New Zealand's dairy farmers have once again come under attack for dirty dairying.
A new report commissioned by Fish and Game New Zealand blames dairy farmers for the poor condition of many lowland waterways.
The report was conducted by the National Institute of Water and Atmospheric Research which reviewed the scientific research into lowland waterways.
Bryce Johnson from Fish and Game says the report shows they are in a worse condition than originally thought.
"It confirms that agriculture in particular is having a huge impact on water quality and we need to do something about it if we're going to add integrity to our clean green image," Johnson said.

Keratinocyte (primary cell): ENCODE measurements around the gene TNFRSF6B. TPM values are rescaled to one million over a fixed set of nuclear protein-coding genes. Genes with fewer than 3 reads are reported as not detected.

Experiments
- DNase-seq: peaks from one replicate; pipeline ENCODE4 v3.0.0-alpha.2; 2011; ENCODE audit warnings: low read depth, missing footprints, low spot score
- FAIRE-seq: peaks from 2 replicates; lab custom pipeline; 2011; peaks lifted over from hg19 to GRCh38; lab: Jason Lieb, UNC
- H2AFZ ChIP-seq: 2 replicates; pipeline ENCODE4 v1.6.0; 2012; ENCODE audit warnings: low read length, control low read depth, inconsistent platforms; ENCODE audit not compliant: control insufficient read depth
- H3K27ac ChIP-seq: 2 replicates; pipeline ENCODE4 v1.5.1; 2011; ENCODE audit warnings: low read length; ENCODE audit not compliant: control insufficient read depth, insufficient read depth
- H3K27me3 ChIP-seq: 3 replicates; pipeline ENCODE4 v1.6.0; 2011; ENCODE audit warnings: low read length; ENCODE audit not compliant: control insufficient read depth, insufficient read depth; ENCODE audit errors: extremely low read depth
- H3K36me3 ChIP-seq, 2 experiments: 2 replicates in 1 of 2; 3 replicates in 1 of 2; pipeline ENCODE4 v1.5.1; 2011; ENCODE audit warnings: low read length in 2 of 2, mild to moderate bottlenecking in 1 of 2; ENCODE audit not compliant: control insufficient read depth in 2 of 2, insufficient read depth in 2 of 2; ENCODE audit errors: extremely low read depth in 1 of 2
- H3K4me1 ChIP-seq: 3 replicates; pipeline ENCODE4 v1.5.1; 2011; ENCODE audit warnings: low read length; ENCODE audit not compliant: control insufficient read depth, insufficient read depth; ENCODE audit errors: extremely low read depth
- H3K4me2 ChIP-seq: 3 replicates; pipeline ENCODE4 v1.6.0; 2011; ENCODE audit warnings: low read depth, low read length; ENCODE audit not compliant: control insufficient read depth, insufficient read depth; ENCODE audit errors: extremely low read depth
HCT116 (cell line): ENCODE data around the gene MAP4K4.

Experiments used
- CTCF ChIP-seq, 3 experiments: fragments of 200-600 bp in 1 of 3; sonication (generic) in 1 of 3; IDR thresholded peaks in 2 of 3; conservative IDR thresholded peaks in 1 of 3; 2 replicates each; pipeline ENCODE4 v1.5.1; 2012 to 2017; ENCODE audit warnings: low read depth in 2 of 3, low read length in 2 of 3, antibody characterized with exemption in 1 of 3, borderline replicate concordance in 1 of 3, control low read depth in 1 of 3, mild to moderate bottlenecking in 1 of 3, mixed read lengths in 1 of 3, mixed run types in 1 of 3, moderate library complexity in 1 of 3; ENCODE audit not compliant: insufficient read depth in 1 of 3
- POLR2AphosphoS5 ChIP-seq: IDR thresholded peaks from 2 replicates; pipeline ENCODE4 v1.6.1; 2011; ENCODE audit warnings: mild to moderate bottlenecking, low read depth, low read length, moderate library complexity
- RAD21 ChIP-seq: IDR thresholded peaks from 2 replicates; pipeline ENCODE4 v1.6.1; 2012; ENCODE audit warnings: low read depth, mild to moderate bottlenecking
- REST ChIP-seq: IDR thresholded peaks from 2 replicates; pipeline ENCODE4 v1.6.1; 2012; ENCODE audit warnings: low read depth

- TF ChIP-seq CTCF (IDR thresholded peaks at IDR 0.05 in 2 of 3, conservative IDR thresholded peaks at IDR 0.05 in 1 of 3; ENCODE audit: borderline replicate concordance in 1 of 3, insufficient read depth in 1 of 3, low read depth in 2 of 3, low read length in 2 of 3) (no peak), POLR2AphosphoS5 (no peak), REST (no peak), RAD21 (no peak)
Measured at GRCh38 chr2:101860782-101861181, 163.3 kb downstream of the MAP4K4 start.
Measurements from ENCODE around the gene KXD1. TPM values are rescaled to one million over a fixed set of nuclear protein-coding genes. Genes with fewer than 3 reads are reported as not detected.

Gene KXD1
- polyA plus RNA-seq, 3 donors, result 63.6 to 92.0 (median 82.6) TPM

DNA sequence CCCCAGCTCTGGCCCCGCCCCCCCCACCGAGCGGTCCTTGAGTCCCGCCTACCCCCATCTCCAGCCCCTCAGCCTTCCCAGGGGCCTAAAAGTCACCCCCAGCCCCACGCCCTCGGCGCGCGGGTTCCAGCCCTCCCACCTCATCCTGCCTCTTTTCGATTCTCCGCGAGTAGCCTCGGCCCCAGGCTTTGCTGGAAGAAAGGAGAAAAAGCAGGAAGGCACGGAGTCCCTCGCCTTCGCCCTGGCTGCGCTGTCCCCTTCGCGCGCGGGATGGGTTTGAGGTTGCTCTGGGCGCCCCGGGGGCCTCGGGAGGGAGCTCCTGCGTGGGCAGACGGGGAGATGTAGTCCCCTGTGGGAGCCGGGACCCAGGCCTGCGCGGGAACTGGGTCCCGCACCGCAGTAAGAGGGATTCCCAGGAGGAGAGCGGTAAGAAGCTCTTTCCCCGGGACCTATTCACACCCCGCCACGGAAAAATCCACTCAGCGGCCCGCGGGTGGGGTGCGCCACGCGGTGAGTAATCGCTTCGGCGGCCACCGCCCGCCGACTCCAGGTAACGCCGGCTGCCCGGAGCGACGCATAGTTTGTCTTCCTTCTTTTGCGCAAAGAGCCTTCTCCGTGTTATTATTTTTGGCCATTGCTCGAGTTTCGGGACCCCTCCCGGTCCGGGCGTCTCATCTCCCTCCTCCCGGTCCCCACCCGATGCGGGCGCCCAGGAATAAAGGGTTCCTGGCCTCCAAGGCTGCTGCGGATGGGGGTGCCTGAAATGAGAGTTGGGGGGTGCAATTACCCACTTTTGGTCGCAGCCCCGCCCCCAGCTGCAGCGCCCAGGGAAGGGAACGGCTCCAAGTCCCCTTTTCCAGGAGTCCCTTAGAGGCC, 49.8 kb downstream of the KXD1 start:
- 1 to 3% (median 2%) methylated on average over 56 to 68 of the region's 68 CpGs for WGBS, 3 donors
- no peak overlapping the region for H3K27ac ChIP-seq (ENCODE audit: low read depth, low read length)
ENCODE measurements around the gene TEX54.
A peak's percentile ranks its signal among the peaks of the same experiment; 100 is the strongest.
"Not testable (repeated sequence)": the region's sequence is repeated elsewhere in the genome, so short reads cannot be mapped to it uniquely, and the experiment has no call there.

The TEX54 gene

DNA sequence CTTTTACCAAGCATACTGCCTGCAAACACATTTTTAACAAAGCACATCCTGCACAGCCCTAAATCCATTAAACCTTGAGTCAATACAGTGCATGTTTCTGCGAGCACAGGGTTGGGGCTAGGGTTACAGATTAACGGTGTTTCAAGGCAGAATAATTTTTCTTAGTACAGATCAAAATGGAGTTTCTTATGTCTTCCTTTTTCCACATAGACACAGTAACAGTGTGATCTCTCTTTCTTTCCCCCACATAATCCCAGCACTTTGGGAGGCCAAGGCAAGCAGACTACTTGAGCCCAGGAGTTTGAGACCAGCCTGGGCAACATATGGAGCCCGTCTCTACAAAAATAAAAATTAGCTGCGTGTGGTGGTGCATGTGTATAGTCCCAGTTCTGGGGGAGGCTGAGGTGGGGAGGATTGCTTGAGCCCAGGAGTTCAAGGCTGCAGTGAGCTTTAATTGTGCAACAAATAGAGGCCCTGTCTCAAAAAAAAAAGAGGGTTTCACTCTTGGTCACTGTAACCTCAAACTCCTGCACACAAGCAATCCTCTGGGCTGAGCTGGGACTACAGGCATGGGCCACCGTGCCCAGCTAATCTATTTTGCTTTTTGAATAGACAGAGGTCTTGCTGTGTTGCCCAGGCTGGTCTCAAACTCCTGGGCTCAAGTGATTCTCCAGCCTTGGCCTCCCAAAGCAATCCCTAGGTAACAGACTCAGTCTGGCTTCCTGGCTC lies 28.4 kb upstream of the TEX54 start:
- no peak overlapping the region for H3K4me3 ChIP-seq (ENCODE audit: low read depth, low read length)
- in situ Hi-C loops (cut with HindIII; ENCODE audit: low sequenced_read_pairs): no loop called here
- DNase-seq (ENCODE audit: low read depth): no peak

Fonterra accepts that some dairy farmers could do better.
The dairy giant is drawing up new environmental standards for its suppliers such as ensuring streams are fenced off from stock.
"Of course it's important. At the end of the day housewives around the world who decide to buy our products do so on the basis of food quality, animal welfare and environmentally sustainable practices," Chairman John Roadley said.
But Federated Farmers accuses Fish and Game of damaging New Zealand's interests by waging their dirty dairying campaign.
"It is blaming the whole industry for maybe the actions of a few. The industry as a whole is actually making a big effort and if you look at the history we've actually done very well," Frank Brenmuhl, the vice chairman of Dairy Farmers New Zealand, said.
The report says dairying is likely to keep expanding, taking over a further quarter of a million hectares of land by 2010.